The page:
Swaziland King Admits Kingdom Fails to Be a First World Nation

King Mswati III, the absolute monarch of Swaziland (eSwatini), has admitted his poverty-stricken kingdom will not attain ‘First World’ status by 2022. He had been claiming this was possible for many years.
The King in a speech opening the Swazi Parliament on Friday (19 February 2021) blamed the coronavirus (COVID-19) pandemic for the failure.
He said, ‘We are now in 2021 and there are no clear signs, as yet, that we are going to make much progress without eliminating COVID-19. There are, however, positive signs that it is being brought under control.
‘Since we earmarked the year 2022 as the year to attain first world status, it is clear that we are not going to reach this target. We hope it will not take us too long to get back on track and attain it.’

In fact, Swaziland was never “on track” to achieve First World status.
The United Nations Development Program (UNDP) in Swaziland issued a report in 2014 that received no publicity in the kingdom at the time, that said if Swaziland were to achieve First World status it would have to be ‘among high human development countries like Norway, Australia, United States, Netherlands and Germany to name a few’.
UNDP went on to give these statistics comparing Swaziland with Norway, the United States and Germany.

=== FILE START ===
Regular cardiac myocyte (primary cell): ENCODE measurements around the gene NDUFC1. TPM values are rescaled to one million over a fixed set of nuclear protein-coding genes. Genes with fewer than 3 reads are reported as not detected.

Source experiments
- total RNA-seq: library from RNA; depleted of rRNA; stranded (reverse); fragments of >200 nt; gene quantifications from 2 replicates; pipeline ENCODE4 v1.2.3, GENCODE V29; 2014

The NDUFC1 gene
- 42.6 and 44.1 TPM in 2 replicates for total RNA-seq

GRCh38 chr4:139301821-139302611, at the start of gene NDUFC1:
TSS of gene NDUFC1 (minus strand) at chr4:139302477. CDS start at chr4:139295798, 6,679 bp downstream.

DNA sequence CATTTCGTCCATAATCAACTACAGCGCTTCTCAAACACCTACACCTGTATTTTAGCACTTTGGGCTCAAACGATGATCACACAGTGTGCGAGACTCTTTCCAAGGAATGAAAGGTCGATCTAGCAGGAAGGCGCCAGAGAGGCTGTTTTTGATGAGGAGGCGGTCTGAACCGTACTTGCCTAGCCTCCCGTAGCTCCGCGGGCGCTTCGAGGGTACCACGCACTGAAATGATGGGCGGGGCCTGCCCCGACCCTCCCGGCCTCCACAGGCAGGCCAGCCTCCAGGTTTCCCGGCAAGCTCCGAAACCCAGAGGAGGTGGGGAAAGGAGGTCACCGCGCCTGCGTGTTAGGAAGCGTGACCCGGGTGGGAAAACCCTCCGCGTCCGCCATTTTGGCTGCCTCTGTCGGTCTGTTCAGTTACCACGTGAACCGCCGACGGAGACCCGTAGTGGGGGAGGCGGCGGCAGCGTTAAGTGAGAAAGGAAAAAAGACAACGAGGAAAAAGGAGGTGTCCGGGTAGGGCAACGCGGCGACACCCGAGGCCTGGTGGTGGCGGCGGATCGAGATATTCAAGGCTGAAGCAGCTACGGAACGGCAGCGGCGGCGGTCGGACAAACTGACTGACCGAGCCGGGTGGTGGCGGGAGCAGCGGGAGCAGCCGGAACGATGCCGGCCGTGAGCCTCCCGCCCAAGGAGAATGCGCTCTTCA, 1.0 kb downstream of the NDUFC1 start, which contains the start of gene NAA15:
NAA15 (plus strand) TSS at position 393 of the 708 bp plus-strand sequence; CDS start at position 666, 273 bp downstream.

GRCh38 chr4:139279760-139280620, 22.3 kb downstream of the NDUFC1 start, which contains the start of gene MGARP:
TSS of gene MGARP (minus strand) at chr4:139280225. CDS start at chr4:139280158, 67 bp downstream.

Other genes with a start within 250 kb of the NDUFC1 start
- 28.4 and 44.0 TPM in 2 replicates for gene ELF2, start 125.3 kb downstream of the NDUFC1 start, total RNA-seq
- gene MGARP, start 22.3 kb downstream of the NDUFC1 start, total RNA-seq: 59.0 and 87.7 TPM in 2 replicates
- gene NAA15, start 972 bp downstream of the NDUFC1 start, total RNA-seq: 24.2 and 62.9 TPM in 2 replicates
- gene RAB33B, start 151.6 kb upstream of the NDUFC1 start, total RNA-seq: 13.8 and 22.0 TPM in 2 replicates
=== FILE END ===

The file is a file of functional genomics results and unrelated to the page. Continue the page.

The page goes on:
Life expectancy: Swaziland (48.9 years); Norway (81.3); United States (78.7); Germany (80.6).
Mean average years of schooling: Swaziland (7.1); Norway (12.6); United States (13.3); Germany (12.2).

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Percentage of population with at least secondary school education: Swaziland (48); Norway (95.2); United States (94.5); Germany (96.6).
The UNDP was not alone in this. In 2012 a report published by 24/7 Wall St in the United States, and based on data from the World Bank, identified Swaziland as the fifth poorest country in the entire world.
It said 69 percent of King Mswati’s 1.3 million subjects lived in poverty.
Its report stated, ‘[T]he country’s workforce is largely concentrated in subsistence agriculture, even though the country faces serious concerns about overgrazing and soil depletion. While these factors harm the nation’s economy, health concerns are likely one of the major factors preventing Swaziland’s population from escaping poverty.’
In 2017, the global charity Oxfam named Swaziland as the most unequal country in the world in a report called Starting With People, a human economy approach to inclusive growth in Africa that detailed the differences in countries between the top most earners and those at the bottom. The Oxfam report stated the government, which is handpicked by King Mswati, ‘failed to put measures in place to tackle inequality, with poor scores for social spending and progressive taxation, and a poor record on labour rights’.

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